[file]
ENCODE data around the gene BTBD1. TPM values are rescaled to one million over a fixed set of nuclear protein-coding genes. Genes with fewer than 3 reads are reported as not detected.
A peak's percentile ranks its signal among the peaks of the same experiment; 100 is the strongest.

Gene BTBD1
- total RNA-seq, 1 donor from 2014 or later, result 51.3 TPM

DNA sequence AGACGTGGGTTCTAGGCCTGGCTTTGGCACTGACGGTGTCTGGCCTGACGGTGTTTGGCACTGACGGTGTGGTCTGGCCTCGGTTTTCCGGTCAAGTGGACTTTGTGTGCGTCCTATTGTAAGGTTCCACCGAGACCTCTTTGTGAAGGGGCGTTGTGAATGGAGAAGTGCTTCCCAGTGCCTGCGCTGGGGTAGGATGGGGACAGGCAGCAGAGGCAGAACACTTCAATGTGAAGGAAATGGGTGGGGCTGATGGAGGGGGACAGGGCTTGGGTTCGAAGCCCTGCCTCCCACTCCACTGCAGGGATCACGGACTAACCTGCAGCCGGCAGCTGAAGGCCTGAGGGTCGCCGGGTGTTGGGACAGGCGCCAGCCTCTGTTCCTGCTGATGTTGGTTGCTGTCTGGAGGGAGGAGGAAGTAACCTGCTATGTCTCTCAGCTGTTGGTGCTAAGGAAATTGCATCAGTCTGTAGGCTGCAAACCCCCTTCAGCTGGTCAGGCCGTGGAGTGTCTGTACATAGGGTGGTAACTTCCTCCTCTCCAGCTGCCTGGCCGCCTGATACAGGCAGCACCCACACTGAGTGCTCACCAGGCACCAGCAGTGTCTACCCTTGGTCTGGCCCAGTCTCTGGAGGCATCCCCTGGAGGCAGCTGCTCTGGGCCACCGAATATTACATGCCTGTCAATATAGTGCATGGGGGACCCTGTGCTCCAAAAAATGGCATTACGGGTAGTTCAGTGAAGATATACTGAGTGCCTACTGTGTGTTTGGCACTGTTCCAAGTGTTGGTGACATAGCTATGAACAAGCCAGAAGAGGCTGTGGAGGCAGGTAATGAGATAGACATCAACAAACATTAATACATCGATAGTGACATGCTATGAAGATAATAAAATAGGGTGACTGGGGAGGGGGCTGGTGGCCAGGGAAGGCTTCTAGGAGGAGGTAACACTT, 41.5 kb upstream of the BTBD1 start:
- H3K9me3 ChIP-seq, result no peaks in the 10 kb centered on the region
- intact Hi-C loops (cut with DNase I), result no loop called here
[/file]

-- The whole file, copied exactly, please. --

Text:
ENCODE data around the gene BTBD1. TPM values are rescaled to one million over a fixed set of nuclear protein-coding genes. Genes with fewer than 3 reads are reported as not detected.
A peak's percentile ranks its signal among the peaks of the same experiment; 100 is the strongest.

Gene BTBD1
- total RNA-seq, 1 donor from 2014 or later, result 51.3 TPM

DNA sequence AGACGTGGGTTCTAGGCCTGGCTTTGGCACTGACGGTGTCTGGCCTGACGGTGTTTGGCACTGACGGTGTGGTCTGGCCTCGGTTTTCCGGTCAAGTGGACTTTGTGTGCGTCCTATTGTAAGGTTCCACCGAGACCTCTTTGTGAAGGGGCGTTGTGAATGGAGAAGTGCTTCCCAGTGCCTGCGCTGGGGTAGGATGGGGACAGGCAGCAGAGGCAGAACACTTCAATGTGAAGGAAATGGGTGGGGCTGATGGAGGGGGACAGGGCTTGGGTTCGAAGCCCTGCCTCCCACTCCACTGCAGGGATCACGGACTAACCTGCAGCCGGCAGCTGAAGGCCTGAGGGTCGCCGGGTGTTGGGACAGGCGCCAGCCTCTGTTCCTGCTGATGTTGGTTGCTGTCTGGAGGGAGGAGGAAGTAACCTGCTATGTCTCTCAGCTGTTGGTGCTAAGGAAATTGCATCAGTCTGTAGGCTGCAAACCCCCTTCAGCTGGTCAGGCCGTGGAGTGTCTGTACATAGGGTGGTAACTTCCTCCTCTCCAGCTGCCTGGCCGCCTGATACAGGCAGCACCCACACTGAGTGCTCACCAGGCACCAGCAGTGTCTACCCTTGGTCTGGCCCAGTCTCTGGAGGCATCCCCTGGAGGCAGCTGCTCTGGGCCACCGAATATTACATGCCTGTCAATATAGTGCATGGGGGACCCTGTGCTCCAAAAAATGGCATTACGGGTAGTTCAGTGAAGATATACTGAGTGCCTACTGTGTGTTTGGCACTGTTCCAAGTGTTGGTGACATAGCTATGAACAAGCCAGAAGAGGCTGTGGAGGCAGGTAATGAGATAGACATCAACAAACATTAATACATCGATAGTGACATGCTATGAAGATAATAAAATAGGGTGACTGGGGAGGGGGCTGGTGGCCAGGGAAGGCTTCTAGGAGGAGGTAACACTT, 41.5 kb upstream of the BTBD1 start:
- H3K9me3 ChIP-seq, result no peaks in the 10 kb centered on the region
- intact Hi-C loops (cut with DNase I), result no loop called here